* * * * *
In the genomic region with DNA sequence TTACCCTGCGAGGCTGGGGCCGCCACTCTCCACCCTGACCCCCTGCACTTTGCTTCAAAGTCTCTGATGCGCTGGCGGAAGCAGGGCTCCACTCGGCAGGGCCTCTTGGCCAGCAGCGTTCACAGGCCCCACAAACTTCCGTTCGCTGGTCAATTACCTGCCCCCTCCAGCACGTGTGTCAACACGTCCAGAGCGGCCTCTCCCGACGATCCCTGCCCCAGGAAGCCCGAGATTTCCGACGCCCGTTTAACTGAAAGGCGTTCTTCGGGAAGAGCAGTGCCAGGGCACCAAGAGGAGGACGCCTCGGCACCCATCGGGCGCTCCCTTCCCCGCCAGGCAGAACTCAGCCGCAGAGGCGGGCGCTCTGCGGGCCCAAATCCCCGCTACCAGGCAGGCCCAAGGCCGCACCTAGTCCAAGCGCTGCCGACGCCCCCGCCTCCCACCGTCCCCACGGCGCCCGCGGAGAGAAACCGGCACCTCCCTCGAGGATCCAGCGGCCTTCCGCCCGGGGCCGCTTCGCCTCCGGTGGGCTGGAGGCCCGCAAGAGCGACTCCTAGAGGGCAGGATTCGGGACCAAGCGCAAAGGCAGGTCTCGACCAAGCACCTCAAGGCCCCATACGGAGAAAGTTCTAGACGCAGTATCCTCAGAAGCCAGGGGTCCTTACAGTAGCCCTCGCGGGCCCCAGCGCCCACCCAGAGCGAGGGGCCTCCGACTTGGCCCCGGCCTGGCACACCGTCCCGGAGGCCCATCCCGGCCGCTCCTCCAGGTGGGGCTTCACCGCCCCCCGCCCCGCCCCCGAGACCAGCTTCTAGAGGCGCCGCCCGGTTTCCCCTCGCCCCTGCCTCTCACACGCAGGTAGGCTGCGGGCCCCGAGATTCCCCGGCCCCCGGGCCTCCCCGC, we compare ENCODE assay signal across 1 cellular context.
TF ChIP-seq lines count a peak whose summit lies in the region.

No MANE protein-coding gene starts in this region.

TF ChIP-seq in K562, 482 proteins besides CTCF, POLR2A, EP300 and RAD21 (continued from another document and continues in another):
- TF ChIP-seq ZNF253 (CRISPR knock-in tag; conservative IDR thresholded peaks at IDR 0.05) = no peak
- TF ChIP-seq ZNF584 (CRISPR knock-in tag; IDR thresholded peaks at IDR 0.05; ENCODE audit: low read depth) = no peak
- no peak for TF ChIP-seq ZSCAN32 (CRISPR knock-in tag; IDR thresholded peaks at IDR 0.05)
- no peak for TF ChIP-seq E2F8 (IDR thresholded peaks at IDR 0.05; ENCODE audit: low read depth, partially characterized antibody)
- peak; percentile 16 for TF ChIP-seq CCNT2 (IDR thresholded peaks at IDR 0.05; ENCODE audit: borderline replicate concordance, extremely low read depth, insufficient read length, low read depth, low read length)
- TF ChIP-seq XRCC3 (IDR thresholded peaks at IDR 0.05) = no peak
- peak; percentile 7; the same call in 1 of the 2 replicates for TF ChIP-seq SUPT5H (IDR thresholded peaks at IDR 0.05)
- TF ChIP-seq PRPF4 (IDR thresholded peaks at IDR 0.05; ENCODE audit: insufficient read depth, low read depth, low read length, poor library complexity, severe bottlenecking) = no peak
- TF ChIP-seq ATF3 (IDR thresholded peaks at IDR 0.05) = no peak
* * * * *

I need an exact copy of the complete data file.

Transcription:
In the genomic region with DNA sequence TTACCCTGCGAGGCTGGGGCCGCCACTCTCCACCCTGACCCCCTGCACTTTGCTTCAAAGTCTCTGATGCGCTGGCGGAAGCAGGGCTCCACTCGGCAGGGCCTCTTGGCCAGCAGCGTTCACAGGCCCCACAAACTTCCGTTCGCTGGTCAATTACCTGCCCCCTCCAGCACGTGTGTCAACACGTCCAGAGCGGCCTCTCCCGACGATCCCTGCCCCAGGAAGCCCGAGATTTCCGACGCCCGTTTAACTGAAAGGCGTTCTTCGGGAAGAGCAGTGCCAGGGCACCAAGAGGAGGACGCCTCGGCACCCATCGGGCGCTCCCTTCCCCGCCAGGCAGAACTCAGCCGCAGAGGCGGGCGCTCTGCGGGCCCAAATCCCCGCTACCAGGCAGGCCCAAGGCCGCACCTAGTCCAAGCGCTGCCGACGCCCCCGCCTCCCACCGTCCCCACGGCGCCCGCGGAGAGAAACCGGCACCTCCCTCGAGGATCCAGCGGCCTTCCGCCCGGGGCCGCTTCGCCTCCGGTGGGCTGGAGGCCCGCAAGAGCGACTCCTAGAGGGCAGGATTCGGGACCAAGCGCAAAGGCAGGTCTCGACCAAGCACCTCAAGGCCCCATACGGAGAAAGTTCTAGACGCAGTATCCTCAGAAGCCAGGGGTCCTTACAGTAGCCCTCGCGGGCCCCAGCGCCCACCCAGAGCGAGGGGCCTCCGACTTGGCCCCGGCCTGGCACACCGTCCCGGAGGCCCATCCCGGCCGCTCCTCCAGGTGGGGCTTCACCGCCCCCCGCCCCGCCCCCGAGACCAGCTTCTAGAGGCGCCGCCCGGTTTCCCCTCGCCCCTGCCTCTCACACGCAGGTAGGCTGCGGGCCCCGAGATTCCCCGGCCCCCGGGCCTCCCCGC, we compare ENCODE assay signal across 1 cellular context.
TF ChIP-seq lines count a peak whose summit lies in the region.

No MANE protein-coding gene starts in this region.

TF ChIP-seq in K562, 482 proteins besides CTCF, POLR2A, EP300 and RAD21 (continued from another document and continues in another):
- TF ChIP-seq ZNF253 (CRISPR knock-in tag; conservative IDR thresholded peaks at IDR 0.05) = no peak
- TF ChIP-seq ZNF584 (CRISPR knock-in tag; IDR thresholded peaks at IDR 0.05; ENCODE audit: low read depth) = no peak
- no peak for TF ChIP-seq ZSCAN32 (CRISPR knock-in tag; IDR thresholded peaks at IDR 0.05)
- no peak for TF ChIP-seq E2F8 (IDR thresholded peaks at IDR 0.05; ENCODE audit: low read depth, partially characterized antibody)
- peak; percentile 16 for TF ChIP-seq CCNT2 (IDR thresholded peaks at IDR 0.05; ENCODE audit: borderline replicate concordance, extremely low read depth, insufficient read length, low read depth, low read length)
- TF ChIP-seq XRCC3 (IDR thresholded peaks at IDR 0.05) = no peak
- peak; percentile 7; the same call in 1 of the 2 replicates for TF ChIP-seq SUPT5H (IDR thresholded peaks at IDR 0.05)
- TF ChIP-seq PRPF4 (IDR thresholded peaks at IDR 0.05; ENCODE audit: insufficient read depth, low read depth, low read length, poor library complexity, severe bottlenecking) = no peak
- TF ChIP-seq ATF3 (IDR thresholded peaks at IDR 0.05) = no peak